Questions Out of LFF, Letter to the Editor

Dear Sir,

I read the first article from Anglican Futures, regarding the document, Living In Love and Faith, [LLF] EC 8083. I found the article helpful, well presented and gives a clear overview of the document. 

However, I found myself seriously disquieted and I raise 3 interrelated comments out of a larger number: [1] There is a somewhat pervasive optimism that the document will act as a catalyst for a positive step forward in the discussions regarding sexuality in the Church. This optimism is also found in Evangelical circles: I checked out Church Society which has some helpful material on LLF and although some serious flaws in LLF are pointed out am I alone in seeing the direction of travel in the C of E? 

I want to ask, can anyone point to a substantial, Biblical gain that has emerged from Synod in recent years? Just what have the Evangelicals on Synod actually achieved in steering Synod into a more Biblical position on anything, either morally, or doctrinally or in worship? Do we seriously believe that an Evangelical voice will be distinctly sounded and accepted in this debate? Of course, I will apologise if I am mistaken but Francis Schaeffer was correct in his perceptive aphorism, “Nature eats up Grace.” Compromise compounds irrelevance. [2] The opening section on scripture presents 7 positions, and this fails to engender any confidence in what follows. The 1st view presented is an emaciated caricature of the Evangelical position on Scripture – I would reject this erroneous presentation. The 7th position is virtually atheism and thus rejected.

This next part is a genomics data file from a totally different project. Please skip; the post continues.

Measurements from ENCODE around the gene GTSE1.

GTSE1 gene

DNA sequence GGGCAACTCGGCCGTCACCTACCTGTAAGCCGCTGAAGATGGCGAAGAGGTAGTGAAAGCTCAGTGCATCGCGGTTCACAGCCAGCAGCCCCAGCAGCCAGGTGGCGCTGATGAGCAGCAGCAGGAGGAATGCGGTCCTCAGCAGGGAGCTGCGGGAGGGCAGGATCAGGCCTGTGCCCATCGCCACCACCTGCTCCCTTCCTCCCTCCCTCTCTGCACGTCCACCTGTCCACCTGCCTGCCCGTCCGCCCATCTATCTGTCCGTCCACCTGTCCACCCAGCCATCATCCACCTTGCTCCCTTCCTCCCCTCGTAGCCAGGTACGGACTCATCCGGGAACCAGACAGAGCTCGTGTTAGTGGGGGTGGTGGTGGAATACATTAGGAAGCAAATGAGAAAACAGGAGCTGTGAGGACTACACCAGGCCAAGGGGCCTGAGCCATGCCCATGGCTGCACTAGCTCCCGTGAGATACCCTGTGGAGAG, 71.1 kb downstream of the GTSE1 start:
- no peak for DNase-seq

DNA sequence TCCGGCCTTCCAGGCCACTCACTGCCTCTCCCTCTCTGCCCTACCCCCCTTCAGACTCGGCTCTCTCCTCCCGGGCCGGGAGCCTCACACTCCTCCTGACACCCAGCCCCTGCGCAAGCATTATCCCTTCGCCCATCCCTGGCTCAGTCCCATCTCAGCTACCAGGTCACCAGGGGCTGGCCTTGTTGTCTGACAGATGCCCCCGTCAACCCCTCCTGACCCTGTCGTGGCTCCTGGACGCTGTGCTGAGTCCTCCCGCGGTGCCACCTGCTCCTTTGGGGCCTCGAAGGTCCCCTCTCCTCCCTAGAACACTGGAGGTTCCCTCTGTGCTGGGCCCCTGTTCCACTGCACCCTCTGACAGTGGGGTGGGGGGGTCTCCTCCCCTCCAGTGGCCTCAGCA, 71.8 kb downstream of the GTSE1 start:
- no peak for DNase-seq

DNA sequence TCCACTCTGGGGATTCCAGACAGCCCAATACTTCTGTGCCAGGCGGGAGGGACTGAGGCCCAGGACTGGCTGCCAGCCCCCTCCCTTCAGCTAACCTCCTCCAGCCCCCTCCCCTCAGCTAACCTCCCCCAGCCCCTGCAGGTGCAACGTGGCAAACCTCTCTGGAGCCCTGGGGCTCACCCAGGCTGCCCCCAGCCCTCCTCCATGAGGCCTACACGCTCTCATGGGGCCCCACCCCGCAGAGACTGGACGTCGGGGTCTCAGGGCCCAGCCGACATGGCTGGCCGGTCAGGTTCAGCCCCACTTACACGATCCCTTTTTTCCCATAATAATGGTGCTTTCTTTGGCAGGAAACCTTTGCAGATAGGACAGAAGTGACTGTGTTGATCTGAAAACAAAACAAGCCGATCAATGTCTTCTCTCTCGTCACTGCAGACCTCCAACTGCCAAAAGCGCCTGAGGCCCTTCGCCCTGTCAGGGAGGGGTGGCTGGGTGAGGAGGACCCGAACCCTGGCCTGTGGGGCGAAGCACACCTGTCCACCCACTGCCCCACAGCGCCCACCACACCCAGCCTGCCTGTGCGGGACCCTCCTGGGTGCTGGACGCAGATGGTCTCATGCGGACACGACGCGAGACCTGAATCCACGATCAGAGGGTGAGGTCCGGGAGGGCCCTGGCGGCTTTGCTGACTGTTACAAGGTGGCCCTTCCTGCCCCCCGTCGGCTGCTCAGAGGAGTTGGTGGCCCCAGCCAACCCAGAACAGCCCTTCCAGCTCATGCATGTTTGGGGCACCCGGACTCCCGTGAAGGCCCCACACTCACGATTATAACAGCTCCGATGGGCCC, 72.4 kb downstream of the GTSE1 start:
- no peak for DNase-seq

The other 5 positions are presented as a range of possible answers as to the unity and authority of the Bible. But, what does the Bible say about itself? Where is there a statement of the 39 articles regarding Scripture – the position each and every clergyman and Bishop swore to uphold? Failure at this point is failure across the board. [3] I cannot help but think that the title of the document is purposely phrased, the ambiguity being, Living in Love [as we now define it] and [with a redefined] Faith, so that all positions can be fully accommodated and the unity of the C of E can be maintained. Love is to be as  understood and accepted with its variety of sexual practices – isn’t this the purpose of LLF? and Faith can be understood to reflect these changes – choose your view of Scripture to suit your taste. 

This is not a document for the Evangelical to accept or even debate.

John Dunn

Isle of Wight